"Explore everything from asteroids in our own solar system to the most distant quasars ever observed! Discover truly exotic objects such as carbon stars, methane dwarfs, super-massive black holes and supernovae, all using the same high-quality data that professional astronomers use"
J-PAS will offer the general public, teachers, journalists and informal science educators a wealth of resources: image galleries, interactive media, presentations for all age groups and much more.
Are you a teacher, and want to learn more? Are you a journalist and would like to know about the latest scoop? Are you a curious amateur astronomer?
Contact our list of scientists dedicated to explaining complex issues in a simple and intuitive way.
We have prepared a selection of educational tools to learn more about astronomy in an easy way.
When we look at the sky on a clear night, and we see a bright strip of light across the sky, we are actually looking at the light from billions of stars that make up the Milky Way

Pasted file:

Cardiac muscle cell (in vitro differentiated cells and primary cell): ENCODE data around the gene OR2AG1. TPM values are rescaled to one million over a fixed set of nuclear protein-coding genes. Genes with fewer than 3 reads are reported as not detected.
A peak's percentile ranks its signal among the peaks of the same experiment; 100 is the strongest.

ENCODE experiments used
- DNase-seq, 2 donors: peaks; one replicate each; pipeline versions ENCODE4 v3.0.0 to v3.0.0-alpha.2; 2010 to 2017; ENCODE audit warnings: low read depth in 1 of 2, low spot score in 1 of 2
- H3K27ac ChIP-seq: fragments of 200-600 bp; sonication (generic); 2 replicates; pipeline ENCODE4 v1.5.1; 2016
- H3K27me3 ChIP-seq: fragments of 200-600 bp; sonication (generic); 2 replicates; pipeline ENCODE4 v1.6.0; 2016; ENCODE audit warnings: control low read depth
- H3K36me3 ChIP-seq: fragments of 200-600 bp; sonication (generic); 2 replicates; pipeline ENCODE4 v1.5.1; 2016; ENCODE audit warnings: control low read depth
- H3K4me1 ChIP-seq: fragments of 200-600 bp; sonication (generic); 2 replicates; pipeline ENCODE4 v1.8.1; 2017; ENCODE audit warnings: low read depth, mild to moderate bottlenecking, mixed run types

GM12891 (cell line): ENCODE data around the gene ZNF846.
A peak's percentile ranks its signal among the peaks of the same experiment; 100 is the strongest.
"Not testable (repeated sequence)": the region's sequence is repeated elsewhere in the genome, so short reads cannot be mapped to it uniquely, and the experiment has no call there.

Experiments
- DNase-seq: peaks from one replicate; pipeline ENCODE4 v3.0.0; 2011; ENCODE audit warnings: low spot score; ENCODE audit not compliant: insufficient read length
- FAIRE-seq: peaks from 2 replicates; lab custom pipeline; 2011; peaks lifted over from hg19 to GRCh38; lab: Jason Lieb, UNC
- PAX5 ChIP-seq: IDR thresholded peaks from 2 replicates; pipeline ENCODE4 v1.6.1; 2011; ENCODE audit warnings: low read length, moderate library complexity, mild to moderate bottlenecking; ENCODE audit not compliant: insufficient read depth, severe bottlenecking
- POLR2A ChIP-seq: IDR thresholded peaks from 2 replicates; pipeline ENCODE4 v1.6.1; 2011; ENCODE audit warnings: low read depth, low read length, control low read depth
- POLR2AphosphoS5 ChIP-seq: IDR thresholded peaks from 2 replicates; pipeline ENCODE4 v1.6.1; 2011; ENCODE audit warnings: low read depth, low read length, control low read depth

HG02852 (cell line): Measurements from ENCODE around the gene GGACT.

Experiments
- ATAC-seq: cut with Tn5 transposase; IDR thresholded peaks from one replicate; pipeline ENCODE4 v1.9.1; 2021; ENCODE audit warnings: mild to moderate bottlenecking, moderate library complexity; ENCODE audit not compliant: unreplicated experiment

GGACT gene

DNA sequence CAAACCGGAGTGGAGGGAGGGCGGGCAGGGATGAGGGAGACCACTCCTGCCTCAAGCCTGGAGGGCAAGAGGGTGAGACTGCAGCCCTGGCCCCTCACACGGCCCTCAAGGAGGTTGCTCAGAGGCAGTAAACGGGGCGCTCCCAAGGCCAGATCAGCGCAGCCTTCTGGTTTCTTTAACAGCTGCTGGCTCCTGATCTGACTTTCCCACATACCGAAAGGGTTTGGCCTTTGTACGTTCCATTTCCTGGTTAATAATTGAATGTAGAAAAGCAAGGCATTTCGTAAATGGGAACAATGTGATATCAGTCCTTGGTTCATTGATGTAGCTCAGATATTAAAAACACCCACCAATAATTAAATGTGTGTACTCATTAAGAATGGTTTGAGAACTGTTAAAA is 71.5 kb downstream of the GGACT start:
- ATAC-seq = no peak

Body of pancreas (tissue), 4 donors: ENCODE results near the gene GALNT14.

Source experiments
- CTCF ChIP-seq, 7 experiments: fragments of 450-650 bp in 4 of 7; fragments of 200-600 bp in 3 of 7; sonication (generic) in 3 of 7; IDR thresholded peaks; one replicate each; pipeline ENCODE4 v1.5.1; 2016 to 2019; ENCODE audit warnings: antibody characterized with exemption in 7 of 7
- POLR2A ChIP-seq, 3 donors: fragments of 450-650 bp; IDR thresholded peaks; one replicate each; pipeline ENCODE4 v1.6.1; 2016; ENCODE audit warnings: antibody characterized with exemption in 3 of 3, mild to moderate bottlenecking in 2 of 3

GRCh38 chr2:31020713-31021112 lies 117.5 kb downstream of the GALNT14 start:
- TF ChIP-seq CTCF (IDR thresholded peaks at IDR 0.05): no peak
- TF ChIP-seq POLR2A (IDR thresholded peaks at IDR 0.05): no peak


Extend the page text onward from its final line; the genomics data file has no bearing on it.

When we look at vast distances across the Universe, we see hundreds of millions of galaxies. It doesn’t matter how far we look, we always seem to find more galaxies - and, because the speed of light is finite, far away in space means far back in time!
When we look at a group of galaxies like the one in the right (picture credits: Hubble Space Telescope), we are in fact only seeing about 10% of the total mass of that group. This means that, if we count all the mass in the stars and gas of those galaxies, and then compare it with the mass that we measure by other means, we come up short - very short.